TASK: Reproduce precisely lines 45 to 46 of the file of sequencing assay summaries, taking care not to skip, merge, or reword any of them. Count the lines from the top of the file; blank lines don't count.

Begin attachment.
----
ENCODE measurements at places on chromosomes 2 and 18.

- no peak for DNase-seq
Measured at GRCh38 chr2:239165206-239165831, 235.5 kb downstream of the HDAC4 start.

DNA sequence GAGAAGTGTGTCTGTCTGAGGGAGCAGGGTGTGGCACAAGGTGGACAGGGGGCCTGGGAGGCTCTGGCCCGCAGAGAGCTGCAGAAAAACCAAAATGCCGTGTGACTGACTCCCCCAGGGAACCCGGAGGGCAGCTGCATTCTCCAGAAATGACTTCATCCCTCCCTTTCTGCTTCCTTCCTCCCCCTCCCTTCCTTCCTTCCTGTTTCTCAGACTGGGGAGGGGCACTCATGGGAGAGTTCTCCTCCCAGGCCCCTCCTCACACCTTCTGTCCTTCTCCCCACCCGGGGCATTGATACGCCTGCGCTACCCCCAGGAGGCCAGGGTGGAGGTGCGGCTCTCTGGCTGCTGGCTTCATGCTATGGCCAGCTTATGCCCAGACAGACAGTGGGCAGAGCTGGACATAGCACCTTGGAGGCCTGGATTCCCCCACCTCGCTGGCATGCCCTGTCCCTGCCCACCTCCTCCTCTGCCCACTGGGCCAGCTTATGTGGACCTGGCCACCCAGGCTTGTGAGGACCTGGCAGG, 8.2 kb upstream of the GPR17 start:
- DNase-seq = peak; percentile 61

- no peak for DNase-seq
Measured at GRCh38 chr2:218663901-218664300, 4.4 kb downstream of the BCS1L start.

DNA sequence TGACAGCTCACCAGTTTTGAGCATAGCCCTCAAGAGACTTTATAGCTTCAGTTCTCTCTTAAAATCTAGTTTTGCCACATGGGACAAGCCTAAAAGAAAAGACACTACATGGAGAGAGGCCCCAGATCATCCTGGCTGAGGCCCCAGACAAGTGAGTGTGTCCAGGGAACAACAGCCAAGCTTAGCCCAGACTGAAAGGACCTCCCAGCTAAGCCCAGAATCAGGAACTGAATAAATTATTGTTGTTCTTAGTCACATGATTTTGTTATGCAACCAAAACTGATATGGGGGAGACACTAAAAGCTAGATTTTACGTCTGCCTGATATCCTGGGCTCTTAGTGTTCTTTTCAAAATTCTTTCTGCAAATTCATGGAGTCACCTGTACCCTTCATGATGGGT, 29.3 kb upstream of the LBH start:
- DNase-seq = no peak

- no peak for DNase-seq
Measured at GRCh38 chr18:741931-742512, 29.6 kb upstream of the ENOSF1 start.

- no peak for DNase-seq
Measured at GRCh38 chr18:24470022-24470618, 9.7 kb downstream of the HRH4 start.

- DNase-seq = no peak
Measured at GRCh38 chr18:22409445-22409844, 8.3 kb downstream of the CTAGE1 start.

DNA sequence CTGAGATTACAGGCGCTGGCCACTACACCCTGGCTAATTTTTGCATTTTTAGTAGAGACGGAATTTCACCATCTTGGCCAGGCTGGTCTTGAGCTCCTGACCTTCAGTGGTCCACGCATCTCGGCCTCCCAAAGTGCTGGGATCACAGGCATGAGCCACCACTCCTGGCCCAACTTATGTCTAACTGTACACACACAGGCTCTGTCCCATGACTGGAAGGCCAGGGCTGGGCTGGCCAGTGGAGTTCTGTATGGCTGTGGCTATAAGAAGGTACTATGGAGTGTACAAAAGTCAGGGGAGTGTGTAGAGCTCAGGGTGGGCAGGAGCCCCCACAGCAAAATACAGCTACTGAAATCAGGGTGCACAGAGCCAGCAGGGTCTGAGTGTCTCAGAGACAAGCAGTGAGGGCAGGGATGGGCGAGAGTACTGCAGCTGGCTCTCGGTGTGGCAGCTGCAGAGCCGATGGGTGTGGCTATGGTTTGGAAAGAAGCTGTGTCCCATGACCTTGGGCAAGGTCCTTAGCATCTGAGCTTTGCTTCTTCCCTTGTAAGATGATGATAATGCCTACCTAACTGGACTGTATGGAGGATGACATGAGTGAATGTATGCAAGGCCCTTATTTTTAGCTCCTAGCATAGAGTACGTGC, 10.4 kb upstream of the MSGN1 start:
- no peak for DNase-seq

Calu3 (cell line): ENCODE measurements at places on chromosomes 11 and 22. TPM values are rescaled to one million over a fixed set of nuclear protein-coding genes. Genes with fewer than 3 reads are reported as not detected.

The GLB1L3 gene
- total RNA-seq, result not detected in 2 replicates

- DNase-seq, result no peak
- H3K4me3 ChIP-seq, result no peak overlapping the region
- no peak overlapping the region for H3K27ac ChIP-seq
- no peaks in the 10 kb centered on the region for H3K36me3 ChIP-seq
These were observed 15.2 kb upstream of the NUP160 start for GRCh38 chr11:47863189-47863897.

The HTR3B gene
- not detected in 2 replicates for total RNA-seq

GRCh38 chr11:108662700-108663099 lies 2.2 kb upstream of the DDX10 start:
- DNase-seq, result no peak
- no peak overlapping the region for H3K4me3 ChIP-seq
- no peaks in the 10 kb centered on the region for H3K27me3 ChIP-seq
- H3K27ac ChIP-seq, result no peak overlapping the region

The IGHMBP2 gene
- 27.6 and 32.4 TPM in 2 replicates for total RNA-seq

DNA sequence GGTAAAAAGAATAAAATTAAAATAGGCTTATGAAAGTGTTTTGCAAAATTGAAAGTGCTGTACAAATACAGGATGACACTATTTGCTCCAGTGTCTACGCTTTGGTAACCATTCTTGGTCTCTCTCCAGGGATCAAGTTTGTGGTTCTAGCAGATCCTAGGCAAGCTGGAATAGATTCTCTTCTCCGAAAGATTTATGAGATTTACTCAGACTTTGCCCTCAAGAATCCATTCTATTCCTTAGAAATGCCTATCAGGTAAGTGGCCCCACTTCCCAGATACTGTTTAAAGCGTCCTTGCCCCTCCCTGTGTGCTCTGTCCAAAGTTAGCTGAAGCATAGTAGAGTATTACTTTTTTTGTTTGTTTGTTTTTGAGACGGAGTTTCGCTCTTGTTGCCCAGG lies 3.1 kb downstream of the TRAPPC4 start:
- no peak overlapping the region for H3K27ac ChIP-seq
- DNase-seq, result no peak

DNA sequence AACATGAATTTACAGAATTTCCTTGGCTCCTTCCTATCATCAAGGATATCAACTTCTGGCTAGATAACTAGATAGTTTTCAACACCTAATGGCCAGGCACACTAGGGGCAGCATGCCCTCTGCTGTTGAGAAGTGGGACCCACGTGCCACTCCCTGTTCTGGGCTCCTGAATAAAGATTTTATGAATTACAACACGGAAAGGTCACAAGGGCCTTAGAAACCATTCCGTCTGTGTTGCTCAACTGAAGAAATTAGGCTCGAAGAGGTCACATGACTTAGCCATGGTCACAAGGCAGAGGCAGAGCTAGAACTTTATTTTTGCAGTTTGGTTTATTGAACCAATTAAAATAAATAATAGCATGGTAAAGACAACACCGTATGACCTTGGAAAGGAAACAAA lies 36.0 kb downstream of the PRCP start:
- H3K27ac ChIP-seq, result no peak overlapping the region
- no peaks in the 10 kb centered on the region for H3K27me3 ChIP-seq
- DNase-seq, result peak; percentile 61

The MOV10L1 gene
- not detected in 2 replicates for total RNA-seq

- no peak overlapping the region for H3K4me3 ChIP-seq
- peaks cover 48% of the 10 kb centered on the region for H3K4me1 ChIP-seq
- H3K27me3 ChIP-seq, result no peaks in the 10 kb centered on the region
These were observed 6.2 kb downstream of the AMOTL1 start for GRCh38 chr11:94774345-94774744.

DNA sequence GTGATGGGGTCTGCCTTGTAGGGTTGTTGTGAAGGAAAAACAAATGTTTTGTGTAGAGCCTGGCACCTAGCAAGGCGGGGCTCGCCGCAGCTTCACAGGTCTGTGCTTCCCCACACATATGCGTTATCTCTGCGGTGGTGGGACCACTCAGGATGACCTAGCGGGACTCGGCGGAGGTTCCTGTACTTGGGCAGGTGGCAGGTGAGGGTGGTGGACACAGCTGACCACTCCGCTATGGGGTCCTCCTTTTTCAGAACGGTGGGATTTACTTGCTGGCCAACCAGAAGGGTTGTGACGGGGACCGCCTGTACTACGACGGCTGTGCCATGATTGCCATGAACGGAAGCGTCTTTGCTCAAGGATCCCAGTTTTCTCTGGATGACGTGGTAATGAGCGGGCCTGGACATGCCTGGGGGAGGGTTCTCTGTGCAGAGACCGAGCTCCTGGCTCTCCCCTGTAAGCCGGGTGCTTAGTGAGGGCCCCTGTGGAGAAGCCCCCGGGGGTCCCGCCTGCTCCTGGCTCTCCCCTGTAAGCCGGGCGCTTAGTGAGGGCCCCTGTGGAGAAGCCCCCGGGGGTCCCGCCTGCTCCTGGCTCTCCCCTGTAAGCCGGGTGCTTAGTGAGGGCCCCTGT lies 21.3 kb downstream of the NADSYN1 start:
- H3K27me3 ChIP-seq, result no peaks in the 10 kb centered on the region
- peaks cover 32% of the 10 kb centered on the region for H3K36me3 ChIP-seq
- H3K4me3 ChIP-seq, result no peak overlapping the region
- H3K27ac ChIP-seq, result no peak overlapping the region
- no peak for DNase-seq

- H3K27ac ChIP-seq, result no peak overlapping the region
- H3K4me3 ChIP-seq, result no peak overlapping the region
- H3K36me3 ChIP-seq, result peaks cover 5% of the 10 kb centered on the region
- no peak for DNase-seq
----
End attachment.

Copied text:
- peaks cover 48% of the 10 kb centered on the region for H3K4me1 ChIP-seq
- H3K27me3 ChIP-seq, result no peaks in the 10 kb centered on the region